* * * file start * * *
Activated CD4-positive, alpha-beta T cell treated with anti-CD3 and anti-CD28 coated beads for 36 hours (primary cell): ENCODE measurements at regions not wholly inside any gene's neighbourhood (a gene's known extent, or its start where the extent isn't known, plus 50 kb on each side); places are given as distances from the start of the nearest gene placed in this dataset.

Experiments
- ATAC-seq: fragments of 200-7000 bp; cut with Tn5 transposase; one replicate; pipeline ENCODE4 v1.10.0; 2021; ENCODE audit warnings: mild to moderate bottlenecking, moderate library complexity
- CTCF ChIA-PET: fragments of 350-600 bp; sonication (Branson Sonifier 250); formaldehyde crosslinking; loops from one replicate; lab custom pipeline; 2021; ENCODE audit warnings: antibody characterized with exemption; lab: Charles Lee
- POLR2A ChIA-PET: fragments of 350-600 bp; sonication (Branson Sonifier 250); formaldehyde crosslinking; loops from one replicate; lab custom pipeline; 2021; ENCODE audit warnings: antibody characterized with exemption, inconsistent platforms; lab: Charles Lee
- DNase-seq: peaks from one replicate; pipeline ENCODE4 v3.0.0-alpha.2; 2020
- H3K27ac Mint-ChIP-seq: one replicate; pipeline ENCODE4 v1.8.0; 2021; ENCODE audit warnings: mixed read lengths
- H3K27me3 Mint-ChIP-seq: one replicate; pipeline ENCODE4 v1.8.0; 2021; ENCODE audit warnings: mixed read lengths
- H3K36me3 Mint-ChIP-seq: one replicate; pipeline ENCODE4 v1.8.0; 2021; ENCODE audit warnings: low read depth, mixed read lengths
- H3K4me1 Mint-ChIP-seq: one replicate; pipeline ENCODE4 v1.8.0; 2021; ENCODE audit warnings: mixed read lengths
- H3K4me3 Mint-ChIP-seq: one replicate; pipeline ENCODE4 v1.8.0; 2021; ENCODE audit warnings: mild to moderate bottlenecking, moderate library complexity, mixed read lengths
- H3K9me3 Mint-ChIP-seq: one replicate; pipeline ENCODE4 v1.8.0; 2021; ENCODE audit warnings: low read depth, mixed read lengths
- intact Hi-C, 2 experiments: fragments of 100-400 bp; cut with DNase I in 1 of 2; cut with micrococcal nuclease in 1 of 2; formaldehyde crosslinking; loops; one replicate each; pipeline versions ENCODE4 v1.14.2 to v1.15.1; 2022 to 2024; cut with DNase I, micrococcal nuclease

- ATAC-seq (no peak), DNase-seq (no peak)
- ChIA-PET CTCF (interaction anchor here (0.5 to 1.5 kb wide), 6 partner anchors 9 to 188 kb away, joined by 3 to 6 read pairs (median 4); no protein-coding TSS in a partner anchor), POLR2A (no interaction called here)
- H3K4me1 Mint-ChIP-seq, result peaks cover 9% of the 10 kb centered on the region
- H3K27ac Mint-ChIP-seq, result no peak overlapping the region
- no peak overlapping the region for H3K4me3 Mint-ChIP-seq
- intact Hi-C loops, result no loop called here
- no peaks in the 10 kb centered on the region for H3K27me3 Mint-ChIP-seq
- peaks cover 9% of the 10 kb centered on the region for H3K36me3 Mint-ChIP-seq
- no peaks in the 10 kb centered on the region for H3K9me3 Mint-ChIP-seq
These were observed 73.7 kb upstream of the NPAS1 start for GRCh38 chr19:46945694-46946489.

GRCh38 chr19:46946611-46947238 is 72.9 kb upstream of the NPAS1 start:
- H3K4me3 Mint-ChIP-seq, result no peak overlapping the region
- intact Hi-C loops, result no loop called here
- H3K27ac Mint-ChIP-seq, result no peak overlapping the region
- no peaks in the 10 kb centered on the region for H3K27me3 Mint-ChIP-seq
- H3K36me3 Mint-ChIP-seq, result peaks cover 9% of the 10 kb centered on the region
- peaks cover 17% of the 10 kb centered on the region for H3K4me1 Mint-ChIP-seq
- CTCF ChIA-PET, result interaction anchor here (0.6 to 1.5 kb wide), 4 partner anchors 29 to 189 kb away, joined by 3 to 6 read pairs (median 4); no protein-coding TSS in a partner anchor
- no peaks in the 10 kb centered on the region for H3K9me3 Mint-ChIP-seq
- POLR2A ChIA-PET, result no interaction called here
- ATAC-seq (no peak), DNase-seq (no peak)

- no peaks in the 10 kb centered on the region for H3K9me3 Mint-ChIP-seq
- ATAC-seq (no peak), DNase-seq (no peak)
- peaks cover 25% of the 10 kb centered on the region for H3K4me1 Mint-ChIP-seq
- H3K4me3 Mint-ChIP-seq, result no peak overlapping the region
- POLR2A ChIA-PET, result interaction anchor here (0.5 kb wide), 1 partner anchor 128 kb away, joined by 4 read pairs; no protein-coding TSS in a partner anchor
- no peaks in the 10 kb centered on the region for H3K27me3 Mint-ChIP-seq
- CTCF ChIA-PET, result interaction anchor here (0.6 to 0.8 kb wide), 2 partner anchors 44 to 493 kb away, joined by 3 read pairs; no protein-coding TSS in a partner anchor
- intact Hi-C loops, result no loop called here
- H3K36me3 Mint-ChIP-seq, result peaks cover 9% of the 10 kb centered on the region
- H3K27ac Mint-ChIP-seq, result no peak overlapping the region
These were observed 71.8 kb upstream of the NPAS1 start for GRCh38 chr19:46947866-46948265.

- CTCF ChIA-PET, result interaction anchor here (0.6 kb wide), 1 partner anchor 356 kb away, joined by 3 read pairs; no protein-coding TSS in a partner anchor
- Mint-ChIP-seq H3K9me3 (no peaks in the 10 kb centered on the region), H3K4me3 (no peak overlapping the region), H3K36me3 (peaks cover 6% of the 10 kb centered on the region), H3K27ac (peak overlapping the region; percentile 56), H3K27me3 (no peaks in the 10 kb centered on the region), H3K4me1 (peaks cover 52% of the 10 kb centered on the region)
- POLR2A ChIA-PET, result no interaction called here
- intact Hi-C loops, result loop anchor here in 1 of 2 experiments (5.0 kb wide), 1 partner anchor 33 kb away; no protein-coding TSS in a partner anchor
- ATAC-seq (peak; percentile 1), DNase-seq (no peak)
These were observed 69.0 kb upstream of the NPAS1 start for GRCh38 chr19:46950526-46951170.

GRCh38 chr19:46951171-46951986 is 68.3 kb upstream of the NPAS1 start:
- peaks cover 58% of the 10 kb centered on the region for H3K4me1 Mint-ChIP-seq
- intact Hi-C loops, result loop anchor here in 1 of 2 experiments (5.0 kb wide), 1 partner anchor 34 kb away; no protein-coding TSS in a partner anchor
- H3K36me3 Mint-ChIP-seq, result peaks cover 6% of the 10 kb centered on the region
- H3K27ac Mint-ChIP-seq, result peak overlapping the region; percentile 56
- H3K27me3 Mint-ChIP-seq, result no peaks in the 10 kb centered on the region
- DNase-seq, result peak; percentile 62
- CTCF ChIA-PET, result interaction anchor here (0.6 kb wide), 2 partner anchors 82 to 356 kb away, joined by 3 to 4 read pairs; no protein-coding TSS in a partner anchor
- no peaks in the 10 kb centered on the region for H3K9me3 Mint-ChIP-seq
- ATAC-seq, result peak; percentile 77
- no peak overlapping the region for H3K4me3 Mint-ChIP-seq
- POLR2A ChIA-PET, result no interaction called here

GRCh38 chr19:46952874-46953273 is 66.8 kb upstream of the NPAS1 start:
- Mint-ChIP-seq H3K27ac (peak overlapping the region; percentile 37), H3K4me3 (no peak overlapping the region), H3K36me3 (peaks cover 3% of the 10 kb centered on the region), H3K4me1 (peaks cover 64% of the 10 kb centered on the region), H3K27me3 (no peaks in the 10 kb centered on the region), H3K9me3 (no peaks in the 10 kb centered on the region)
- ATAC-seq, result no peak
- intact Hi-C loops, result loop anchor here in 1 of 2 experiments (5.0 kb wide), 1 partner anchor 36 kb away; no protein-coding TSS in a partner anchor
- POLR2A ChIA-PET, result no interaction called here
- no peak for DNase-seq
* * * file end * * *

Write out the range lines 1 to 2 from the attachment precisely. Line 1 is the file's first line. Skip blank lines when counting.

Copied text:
Activated CD4-positive, alpha-beta T cell treated with anti-CD3 and anti-CD28 coated beads for 36 hours (primary cell): ENCODE measurements at regions not wholly inside any gene's neighbourhood (a gene's known extent, or its start where the extent isn't known, plus 50 kb on each side); places are given as distances from the start of the nearest gene placed in this dataset.

Experiments